An Ohio State program is aimed at stopping the stigma surrounding ’scripts.
Generation Rx, started by the College of Pharmacy in 2007, is a national program that educates people of all ages about the potential dangers of misusing prescription and over-the-counter medications, according to Generation Rx’s website.
According to the Substance Abuse and Mental Health Services Administration’s National Survey on Drug Use and Health, more than 6 million Americans ages 12 and older have used a prescription drug nonmedically in the past month.
The program’s goal is to provide educational materials, called tool kits, that anyone can use to learn about safe medication practices and present to their community to help with the epidemic, Emily Keeler, wellness and community builder for the College of Pharmacy, said.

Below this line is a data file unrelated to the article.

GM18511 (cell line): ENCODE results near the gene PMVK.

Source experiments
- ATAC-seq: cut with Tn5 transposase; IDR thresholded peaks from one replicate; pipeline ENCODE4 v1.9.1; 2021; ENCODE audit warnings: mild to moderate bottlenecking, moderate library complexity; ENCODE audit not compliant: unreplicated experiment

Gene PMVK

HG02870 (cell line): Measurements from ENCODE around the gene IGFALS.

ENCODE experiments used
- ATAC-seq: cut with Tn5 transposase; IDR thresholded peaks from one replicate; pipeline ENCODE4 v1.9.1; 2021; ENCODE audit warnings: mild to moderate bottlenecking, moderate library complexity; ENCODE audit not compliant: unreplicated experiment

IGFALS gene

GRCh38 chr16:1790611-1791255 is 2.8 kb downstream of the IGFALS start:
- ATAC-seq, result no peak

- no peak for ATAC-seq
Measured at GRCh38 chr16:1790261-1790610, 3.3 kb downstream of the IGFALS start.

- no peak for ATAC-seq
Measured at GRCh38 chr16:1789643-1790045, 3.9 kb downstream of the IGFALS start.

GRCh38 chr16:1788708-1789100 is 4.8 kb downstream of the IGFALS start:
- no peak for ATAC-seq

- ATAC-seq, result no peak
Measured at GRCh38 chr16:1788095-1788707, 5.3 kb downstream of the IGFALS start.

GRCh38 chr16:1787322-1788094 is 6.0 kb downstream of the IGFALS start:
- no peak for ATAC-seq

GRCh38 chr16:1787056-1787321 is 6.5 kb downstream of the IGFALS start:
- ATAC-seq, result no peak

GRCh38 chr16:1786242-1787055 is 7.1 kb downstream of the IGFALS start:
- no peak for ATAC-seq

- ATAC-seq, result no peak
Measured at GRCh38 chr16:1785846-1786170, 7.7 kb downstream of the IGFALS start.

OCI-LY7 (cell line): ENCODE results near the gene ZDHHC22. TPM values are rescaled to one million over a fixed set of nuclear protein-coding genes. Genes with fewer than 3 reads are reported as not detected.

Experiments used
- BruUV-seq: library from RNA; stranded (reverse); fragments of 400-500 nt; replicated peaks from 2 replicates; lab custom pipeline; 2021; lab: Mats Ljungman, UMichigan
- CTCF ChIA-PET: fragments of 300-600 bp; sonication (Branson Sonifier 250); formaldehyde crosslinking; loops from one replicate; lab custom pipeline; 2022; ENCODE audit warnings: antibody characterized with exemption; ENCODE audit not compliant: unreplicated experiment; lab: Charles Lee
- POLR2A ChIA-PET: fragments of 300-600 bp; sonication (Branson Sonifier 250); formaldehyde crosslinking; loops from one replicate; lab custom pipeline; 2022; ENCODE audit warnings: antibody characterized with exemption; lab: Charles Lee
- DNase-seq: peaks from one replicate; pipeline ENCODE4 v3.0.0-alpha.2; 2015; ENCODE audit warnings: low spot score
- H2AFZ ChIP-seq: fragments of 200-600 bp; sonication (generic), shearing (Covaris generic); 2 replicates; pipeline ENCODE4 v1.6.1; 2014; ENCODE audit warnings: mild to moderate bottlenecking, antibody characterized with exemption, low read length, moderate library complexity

“We can all help out our community, and this is one resource people can use to promote safe medication-taking practices,” Keeler said.
Kelsey Schmuhl, assistant professor of clinical pharmacy and student adviser of the Generation Rx collaborative, said the beauty of Generation Rx is that the materials are readily available to the public to give presentations, whether in a school, at a health fair or in a senior living center. The tool kits are organized as elementary, teen, college, adult, older adult, patient and workplace.
“Generation Rx helps teach safe medication practice across the life span, regardless of age, and educates people about the potential dangers,” Schmuhl said.
Schmuhl said the students who participate in the university organization, The Generation Rx Collaborative — formed after the national program began — are heavily embedded in the outside community and are passionate about educating the general public.
“The students are the ones going out into the community disseminating this information and teaching safe medication practices,” Schmuhl said.
The issue of prescription drug misuse has become a large problem that people see in the news every day, and students at Ohio State want to be a part of the solution, Schmuhl said.
“They can tell they are making a difference in their community and serving as a prevention effort as we are going through this public health issue,” Schmuhl said.
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